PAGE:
People are encouraged to bundle up, wear comfortable shoes and bring binoculars. Food and drink will be available for purchase. No pets.

Parking on the Missouri side of the bridge costs $5. Parking is free on the Illinois side or at the St. Louis Welcome Center and North Riverfront Park, where shuttles will run continuously.

For more information, call 314-436-7009 or visit www.greatriversgreenway.org/eagledays/.

TreeHouse Wildlife Center

TreeHouse Wildlife Center in Dow invites the public to view live eagles from 10 a.m. to 2 p.m. Saturdays and Sundays in January and February. Admission is free, but donations are appreciated.

The non-profit center rescues and rehabilitates orphaned and injured wildlife throughout Southern Illinois. It's at 23956 Green Acres Road. For more information, call 618-466-2990 or visit http://www.treehousewildlifecenter.com/.

Lewis and Clark Confluence Tower

Lewis and Clark Confluence Tower in Hartford will host free Eagles Over the Confluence programs on Saturdays in January and February.

These include Itchy Brothers Wood Chainsaw Art from 10 a.m. to 4 p.m. Jan. 14; Chip Off the Block Ice Carving from noon to 2 p.m. Jan. 21; Dave Merritt Photography Workshop from 1 to 2 p.m. Jan. 28; TreeHouse Wildlife Center Birds of Prey from 1 to 3 p.m. Feb. 4; and TreeHouse Raptors Among Us from 1 to 3 p.m. Feb. 18.

Visitors also can look at eagles through spotting scopes on the tower's 50-, 100- and 150-foot-high platforms during regular hours, which are 9:30 a.m. to 5 p.m. Saturdays and noon to 5 p.m. Sundays. Binoculars are encouraged.

The tower is at 435 Confluence Tower Drive. Tours cost $6 for adults, $5 for seniors, veterans and active military and $4 for children 3-12 (free for 2 and under). For more information, call 618-251-9101 or visit http://www.confluencetower.com/.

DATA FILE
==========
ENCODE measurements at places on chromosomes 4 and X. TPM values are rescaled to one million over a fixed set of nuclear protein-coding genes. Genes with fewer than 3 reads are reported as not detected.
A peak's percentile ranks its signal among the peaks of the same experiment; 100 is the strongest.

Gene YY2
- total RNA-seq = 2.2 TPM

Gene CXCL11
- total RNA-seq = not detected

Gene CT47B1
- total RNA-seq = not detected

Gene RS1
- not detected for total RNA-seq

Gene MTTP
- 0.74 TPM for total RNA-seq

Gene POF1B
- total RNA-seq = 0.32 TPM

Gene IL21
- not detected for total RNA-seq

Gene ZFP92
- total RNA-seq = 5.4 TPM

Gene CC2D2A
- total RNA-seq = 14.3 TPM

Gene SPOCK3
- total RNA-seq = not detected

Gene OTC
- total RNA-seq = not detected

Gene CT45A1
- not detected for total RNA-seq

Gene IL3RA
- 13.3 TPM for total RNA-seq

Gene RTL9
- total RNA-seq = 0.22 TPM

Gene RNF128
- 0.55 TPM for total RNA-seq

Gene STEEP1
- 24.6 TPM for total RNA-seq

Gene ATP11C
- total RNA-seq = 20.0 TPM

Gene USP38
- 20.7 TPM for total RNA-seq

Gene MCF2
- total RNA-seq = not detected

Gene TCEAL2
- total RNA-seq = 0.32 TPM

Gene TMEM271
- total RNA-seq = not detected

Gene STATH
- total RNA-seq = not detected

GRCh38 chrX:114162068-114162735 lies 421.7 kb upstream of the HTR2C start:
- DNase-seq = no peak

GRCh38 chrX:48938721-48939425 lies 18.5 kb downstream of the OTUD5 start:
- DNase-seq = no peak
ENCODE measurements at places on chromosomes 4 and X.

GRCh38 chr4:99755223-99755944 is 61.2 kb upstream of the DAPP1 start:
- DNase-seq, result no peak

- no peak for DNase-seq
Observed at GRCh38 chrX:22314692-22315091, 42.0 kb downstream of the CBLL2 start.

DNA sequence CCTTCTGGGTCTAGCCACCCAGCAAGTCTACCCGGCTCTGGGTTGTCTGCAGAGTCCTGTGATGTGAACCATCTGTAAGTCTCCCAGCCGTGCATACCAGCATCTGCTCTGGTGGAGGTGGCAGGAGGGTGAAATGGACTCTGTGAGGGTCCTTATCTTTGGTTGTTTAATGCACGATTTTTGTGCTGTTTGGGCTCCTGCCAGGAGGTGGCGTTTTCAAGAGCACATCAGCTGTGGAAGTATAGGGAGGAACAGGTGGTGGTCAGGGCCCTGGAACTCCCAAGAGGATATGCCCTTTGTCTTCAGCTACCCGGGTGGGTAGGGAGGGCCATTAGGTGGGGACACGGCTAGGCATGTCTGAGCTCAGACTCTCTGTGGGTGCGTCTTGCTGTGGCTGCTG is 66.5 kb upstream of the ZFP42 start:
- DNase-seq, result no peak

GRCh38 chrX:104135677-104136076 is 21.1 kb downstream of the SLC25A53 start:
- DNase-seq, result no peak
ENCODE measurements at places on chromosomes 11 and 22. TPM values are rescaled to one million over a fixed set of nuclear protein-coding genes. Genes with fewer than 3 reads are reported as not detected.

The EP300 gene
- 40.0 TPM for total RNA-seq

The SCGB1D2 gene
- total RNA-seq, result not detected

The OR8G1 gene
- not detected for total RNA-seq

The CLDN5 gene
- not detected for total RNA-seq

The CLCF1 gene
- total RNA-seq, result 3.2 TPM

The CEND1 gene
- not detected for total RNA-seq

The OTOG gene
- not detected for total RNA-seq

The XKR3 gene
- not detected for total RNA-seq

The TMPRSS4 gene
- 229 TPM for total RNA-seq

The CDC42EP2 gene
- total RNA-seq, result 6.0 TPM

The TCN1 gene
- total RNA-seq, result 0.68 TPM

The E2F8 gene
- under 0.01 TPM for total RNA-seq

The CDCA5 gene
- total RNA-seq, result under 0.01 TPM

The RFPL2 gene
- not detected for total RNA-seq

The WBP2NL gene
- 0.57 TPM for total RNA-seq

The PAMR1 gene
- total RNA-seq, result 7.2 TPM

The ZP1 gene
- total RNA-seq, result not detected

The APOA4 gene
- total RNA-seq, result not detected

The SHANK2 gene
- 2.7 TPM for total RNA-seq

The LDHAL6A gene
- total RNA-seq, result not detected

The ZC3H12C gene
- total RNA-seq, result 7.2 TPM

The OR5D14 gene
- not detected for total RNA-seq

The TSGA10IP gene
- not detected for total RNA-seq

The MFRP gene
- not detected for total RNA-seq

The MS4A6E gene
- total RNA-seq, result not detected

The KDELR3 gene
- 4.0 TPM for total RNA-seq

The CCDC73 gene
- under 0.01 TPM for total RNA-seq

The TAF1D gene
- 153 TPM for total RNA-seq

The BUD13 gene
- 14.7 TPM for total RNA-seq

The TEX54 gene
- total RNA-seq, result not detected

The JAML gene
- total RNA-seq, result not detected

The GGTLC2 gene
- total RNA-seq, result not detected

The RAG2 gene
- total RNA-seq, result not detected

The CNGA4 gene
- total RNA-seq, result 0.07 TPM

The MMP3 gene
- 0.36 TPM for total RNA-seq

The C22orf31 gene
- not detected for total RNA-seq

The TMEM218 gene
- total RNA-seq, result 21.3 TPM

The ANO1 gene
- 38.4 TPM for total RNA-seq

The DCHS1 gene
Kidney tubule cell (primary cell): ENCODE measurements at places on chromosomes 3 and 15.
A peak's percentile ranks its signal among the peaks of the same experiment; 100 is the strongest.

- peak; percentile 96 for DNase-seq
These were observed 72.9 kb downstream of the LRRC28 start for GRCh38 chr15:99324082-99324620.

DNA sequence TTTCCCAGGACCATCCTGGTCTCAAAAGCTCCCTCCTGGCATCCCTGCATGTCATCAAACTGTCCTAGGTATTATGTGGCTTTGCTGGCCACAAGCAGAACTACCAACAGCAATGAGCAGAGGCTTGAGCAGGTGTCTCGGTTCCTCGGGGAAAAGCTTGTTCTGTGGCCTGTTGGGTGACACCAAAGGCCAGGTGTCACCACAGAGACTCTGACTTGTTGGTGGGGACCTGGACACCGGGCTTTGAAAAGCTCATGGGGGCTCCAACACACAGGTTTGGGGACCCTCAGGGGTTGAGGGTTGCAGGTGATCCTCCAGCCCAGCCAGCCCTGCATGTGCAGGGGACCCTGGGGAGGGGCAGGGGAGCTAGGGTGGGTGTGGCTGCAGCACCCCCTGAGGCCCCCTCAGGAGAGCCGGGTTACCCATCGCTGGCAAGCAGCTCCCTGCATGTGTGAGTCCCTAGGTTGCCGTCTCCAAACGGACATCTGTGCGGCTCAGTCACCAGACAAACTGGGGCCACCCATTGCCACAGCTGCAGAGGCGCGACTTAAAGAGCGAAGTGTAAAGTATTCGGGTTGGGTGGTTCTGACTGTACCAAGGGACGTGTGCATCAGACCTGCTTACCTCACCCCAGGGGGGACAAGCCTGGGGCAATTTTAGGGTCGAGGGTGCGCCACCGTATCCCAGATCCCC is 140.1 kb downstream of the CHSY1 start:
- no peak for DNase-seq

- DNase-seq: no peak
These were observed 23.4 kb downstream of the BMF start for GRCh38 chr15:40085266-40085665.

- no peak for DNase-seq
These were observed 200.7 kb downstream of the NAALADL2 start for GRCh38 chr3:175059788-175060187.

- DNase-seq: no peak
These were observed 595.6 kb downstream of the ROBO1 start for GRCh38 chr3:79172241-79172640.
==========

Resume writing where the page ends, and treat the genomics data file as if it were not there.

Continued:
National Great Rivers Museum

The U.S. Army Corps of Engineers will present its annual Masters of the Sky program three times a day Feb. 18-19 at National Great Rivers Museum in East Alton. It’s an informational presentation and demonstration with a live eagle and other birds of prey from TreeHouse Wildlife Center.

Sessions begin at 11 a.m. and 1 and 3 p.m. with a limit of 250 people for each. Admission is $5 for adults and $3 for children (free for 3 and younger).

    Free ranger-led tours of Melvin Price Locks and Dam are available from 9 a.m. to 5 p.m. on those days and 10 a.m. and 1 and 3 p.m. other days. The museum is at 2 Lock and Dam Way. For more information, call 618-462-6979 or visit www.mvs.usace.army.mil/missions/recreation/riversprojectoffice/ngrm.

    Meeting of the Rivers Foundation

    Meeting of the Rivers Foundation will host Cub Scout Eagle Day at the National Great Rivers Museum in East Alton from 9 a.m. to noon Jan. 21.